The United States has been one of the countries most affected by the COVID-19 pandemic. The Hispanic community and other minoritized racial/ethnic groups have been disproportionately affected throughout the country. Although inequities in COVID-19 outcomes have received substantial attention in academic research, most studies have focused on disparities measured at the state level. Urban areas face different public health challenges unique to their spatial and contextual composition. These challenges, heightened by the ongoing pandemic, further burden the disadvantaged populations within such areas.
Throughout the COVID-19 pandemic, experts from Drexel University’s Dornsife School of Public Health have researched disparities in testing, vaccination, health care access and other markers of the pandemic response. The latest study, this month in the American Journal of Epidemiology , harkens back to December 2020 through September 2021, when the United States first started distributing the COVID-19 vaccines, and looked at full vaccination rates in neighborhoods of 16 large U.
Population health challenges in urban areas have been heightened by the ongoing COVID-19 pandemic. The United States population largely lives in cities. While the pandemic affected the entire country, cities were initially the hardest hit. Cities are especially vulnerable to pandemics, as they have a greater population density, generally have larger inequality gaps, and see more travelers from across the country and world. However, at the same time, cities concentrate resources that can help mitigate public health emergencies.
Shifting Disparities in COVID-19 Vaccination Coverage Between Hispanic and Non-Hispanic Whites in Big Cities of the US
The COVID-19 pandemic has not impacted all populations equitably. Hispanic, Black, and Indigenous populations have experienced disproportionate rates of COVID-19 cases and mortality. Research suggests these disparities are primarily driven by excess exposure, rather differences in susceptibility (e.g., underlying conditions), or access to care. Higher rates of occupation in high risk and essential occupations and living in multi-generational and crowded housing likely contribute to these exposure disparities. In the early months of vaccine distribution, vaccination coverage for Hispanics/Latinos lagged far behind non-Hispanic Whites (NHW),potentially exacerbating the existing disparities in COVID-19 related morbidity and mortality.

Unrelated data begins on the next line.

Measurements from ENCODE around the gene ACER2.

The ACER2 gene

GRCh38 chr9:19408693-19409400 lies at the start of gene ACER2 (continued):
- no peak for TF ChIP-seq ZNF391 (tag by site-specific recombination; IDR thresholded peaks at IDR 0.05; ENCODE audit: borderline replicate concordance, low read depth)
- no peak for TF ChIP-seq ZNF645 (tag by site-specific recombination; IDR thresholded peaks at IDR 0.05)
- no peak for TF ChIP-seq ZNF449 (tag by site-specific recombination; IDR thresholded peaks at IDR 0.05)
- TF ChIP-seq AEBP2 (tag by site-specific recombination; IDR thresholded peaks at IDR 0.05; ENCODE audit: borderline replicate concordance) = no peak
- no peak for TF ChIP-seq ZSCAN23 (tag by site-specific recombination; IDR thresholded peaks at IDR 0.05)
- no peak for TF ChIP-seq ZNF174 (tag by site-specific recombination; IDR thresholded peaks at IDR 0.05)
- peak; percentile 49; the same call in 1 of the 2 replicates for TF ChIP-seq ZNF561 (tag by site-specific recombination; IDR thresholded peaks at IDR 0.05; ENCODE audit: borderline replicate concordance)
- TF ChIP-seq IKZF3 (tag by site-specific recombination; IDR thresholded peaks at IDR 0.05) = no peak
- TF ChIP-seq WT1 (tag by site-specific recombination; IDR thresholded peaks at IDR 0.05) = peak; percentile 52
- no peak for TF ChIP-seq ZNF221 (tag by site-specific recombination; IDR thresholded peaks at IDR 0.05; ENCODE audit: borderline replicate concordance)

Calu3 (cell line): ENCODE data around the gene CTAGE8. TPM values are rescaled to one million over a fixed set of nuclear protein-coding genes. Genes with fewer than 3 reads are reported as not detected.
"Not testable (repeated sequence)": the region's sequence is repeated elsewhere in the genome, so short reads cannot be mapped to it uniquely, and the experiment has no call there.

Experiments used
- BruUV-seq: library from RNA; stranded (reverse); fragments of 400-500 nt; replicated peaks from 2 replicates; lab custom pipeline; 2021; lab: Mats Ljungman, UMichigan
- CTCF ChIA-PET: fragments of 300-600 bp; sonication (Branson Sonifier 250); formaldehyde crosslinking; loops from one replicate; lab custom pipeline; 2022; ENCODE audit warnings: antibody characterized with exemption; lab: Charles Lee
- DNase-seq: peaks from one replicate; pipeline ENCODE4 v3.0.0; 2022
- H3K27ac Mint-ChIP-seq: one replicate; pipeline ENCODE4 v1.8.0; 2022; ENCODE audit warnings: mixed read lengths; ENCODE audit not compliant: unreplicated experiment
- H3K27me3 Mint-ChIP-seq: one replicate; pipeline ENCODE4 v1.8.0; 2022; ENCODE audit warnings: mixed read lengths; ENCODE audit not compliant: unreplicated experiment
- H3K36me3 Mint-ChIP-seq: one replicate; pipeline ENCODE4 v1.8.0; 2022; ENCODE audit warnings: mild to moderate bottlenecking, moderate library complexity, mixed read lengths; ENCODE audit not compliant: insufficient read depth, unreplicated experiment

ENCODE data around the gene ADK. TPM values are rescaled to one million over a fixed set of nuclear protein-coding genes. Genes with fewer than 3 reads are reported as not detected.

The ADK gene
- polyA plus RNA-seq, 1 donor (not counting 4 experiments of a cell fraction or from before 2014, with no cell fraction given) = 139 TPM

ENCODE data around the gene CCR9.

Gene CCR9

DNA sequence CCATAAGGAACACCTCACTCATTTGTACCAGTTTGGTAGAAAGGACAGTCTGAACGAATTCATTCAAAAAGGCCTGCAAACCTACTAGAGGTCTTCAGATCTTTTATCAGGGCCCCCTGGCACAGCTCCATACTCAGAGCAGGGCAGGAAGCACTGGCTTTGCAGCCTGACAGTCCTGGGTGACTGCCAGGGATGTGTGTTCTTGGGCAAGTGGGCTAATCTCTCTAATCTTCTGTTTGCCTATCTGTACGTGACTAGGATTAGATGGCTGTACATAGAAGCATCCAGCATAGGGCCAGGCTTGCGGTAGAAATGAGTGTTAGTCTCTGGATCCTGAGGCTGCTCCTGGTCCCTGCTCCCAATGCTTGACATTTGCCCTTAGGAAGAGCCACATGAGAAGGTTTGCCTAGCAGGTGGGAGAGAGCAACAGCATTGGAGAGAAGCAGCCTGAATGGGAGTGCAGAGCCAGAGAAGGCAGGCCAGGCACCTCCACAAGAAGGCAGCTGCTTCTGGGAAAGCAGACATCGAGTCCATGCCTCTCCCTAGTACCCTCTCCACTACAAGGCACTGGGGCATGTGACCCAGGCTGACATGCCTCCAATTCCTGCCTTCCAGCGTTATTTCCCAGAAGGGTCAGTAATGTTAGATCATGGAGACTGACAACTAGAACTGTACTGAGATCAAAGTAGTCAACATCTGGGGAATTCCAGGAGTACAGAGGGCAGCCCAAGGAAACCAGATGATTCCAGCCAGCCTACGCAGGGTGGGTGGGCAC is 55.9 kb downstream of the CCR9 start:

The COVID-19 Health Inequities in Cities Dashboard, which tracks inequities in COVID-19 outcomes by various population subgroups and across multiple geographic levels, has recently launched an update that features supplemental data on hospitalization metrics. This new data was obtained from the U.S. Department of Health & Human Services (HHS). This data is supplemented by other sources including local and state health departments and the Centers for Disease Control and Prevention (CDC).
What are COVID-19 waves? As of December 2021, the ongoing COVID-19 pandemic is responsible for nearly 52 million confirmed cases, and over 800,000 deaths in the United States (US). While COVID-19 is a novel virus, coronavirus transmission follows multiwave dynamics that are similar to other infectious diseases.1 Multiwave dynamics refer to ‘waves’ of COVID-19 infection, characterized by surges and declines in the number of new COVID-19 cases (i.e., COVID-19 incidence).
In the context of disparate decisions across the country, heterogenous state and local policies, and little national guidance to prevent the spread of COVID-19, we set out to better understand decisions around re-opening indoor dining and in-person learning. We reviewed indoor dining and in-person elementary school policy decisions in the fall and winter of 2020 across 30 of the largest cities in the US. In this blog post, we summarize our findings from our article recently published in the International Journal of Environmental Research and Public Health`.
The COVID-19 Health Inequities in Cities dashboard was created to compare and track inequities related to the COVID-19 pandemic across a multitude of dimensions, including across subgroups of individuals within cities, across neighborhoods within cities, and across cities. The newest addition to the dashboard focuses on describing and comparing inequities by race/ethnicity in COVID-19 outcomes over the course of the pandemic. City specific trends of racial disparities over time Within the “City Report: Inequities: Outcomes” tab, users can select a city of interest and examine trends in COVID-19 outcomes over time for different race/ethnicity sub-populations.
As part of our efforts to track health inequities exacerbated by the COVID-19 pandemic and what cities are doing to combat these inequities, we are engaged in a qualitative analysis of 14 BCHC cities (chosen based on data availability, size, and location). This analysis consists of 1) systematic coding of city’s publicly available policies and initiatives to address inequity in testing and vaccination 2) qualitative interviews with senior health department officials and 3) a second round of systematic coding to capture changes in strategy and policy since the first round of coding.
The COVID-19 Health Inequities in Cities dashboard allows users to characterize and track COVID-19 outcomes and inequities in COVID-19 outcomes over time across multiple levels: across subgroups of individuals within cities, across neighborhoods within cities, and across cities. The dashboard has recently been updated to include two new features that leverage data on COVID-19 vaccination outcomes by age. The first new feature shows city-specific inequities by age group and can be found under the City Report: Vaccination Inequities section of the dashboard.